A memo posted on the Facebook page of a local office of the Muslim Brotherhood’s Freedom and Justice Party obtained by the Investigative Project on Terrorism shows a clear call to incitement against Egypt’s Coptic Christian population, giving its blessing to the burning of churches.
Over 40 Coptic churches have been burned by Muslim Brotherhood supporters since the Egyptian police cleared demonstrators protesting the overthrow of former Egyptian President Mohamed Morsi on Tuesday. Brotherhood supporters also reportedly blocked the road between Cairo and Aswan in southern Egypt looking for Copts, taking seven Copts hostage Thursday. They were later released after a ransom of 150,000 Egyptian pounds, roughly $21,500, was paid.
Muslim Brotherhood rioters who torched St. George Cathdral in Sohag were heard screaming “Allahu Akbar!” as they carried out their deed.
Coptic leaders say the Muslim Brotherhood’s violent onslaught against Christians has been unprecedented.
“It never happened before in history that such a big number of churches were attacked on one day,” Bishop Thomas, a Coptic Orthodox bishop in Assiut told Al Jazeera. “We normally used to have attacks once a month or so.”
The memo’s discovery comes a week after leading Freedom and Justice Party politician Abdul Mawgoud Dardery appeared at a press conference at the National Press Club in Washington, D.C. and said that Egypt was a model for Christian-Muslim relations.
“The Pope of the Church (Coptic Pope Tawadros II) took part in the ouster of the first elected Islamist president. The Pope of the Church charges Islamic Sharia with underdevelopment [and] stagnation,” the memo from the Freedom and Justice Party’s branch in Egypt’s Helwan Governorate, near Cairo, said amid other accusations. “After all of this do people wonder why they burn churches? Burning houses of worship is a crime.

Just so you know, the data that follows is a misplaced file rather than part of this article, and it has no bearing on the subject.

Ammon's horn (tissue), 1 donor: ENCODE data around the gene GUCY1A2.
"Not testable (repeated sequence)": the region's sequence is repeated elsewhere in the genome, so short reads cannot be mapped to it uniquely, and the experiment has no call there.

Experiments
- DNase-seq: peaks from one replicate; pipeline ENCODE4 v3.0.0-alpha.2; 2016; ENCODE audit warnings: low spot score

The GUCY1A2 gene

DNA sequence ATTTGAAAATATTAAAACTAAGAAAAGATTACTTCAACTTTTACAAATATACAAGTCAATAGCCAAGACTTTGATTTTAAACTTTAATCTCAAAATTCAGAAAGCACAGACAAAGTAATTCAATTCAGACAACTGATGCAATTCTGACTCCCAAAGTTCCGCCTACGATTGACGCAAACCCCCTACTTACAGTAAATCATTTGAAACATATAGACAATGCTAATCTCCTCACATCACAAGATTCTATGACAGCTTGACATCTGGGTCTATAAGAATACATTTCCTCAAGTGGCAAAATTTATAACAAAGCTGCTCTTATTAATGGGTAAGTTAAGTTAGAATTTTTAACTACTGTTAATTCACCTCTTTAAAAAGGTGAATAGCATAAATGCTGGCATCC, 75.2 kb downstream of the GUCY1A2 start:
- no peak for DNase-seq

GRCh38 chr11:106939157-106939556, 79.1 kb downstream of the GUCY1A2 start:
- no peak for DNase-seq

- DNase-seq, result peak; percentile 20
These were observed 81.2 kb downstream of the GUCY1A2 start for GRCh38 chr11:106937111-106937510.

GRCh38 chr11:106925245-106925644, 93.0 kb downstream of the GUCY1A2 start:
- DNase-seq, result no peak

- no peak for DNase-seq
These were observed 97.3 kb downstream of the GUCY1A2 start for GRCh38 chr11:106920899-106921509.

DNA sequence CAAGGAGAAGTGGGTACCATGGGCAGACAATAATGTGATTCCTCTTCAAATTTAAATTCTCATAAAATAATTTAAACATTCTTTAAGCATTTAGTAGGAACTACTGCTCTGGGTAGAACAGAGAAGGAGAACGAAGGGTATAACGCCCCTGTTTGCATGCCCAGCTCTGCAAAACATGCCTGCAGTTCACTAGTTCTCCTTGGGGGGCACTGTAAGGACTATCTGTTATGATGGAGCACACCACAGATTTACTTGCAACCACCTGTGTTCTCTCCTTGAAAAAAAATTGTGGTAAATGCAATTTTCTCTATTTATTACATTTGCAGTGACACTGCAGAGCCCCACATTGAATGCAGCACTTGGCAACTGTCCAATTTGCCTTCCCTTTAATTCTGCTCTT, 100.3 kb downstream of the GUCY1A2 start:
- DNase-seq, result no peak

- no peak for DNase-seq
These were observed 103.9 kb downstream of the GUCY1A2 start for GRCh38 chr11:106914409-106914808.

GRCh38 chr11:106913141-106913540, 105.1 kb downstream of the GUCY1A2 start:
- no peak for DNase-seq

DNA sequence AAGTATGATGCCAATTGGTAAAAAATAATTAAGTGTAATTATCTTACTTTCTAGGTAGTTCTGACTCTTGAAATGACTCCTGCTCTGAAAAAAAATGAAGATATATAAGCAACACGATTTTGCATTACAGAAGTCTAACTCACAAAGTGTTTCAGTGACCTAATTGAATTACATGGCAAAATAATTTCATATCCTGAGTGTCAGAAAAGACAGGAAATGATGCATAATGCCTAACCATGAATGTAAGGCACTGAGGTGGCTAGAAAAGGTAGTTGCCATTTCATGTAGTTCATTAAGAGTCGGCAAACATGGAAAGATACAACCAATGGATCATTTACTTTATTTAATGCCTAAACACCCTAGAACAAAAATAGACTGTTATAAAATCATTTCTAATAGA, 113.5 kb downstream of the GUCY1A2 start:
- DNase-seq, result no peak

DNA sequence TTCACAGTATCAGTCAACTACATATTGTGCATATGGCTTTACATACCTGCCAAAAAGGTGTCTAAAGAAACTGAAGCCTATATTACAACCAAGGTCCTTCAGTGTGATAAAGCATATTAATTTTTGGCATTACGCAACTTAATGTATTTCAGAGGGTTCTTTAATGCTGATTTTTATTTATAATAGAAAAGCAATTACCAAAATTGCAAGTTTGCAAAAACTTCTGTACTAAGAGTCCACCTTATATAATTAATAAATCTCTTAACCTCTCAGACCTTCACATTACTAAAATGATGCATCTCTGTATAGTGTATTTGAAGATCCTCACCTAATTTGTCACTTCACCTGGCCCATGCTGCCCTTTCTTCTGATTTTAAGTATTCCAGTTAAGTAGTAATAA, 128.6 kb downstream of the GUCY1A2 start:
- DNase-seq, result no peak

“And for the Church to adopt a war against Islam and Muslims is the worst crime. For every action is a reaction.”
The memo also attacked Pope Tawadros II for having supported the June 30 Tamarod demonstrations that led to the military’s toppling of Morsi.
He was not alone among Egypt’s religious leaders in backing the military’s decision to topple Morsi. Sheikh Ahmed al-Tayeb, the grand imam of Al-Azhar, the highest clerical authority in Sunni Islam, also supported Morsi’s ouster.
The Brotherhood’s political arm also suggested Pope Tawadros was complicit in the deaths of the over 600 Muslim Brotherhood demonstrators, some of whom were armed with guns, after police cleared them from their encampments.
The phrase “war against Islam” has consistently been used by Islamic extremists to recruit terrorist fighters and to encourage terrorist attacks.
Al-Qaida leader Zayman al-Zawahiri, himself an Egyptian and former Brotherhood member, attacked Pope Tawadros and the Copts last week, blaming them for Morsi’s downfall.
Brotherhood supporters in the city of al-Saff have been drawing check marks on houses owned by Copts to mark them for arson.
Christians say the Muslim Brotherhood wants to see all of them exiled from Egypt, where they have lived for almost 2,000 years. Analysts suggest that the Brotherhood sees the Copts, who comprise between 10 and 20 percent of the population, as easy scapegoats in the Brotherhood’s attack on Egypt’s military rulers.
Islamists rationalize their attacks on the largely defenseless Coptic community, saying they are counterattacking the Copts for having allegedly endorsed the crackdown.
“When Pope Tawadros comes out after a massacre to thank the military and the police, then don’t accuse me of sectarianism,” Mamdouh Hamdi, a Brotherhood supporter, told the New York Times.
These actions increasingly support the conclusion that the Copts’ fear that the Muslim Brotherhood is a terrorist organization and not the benign political force its defenders have made it out to be.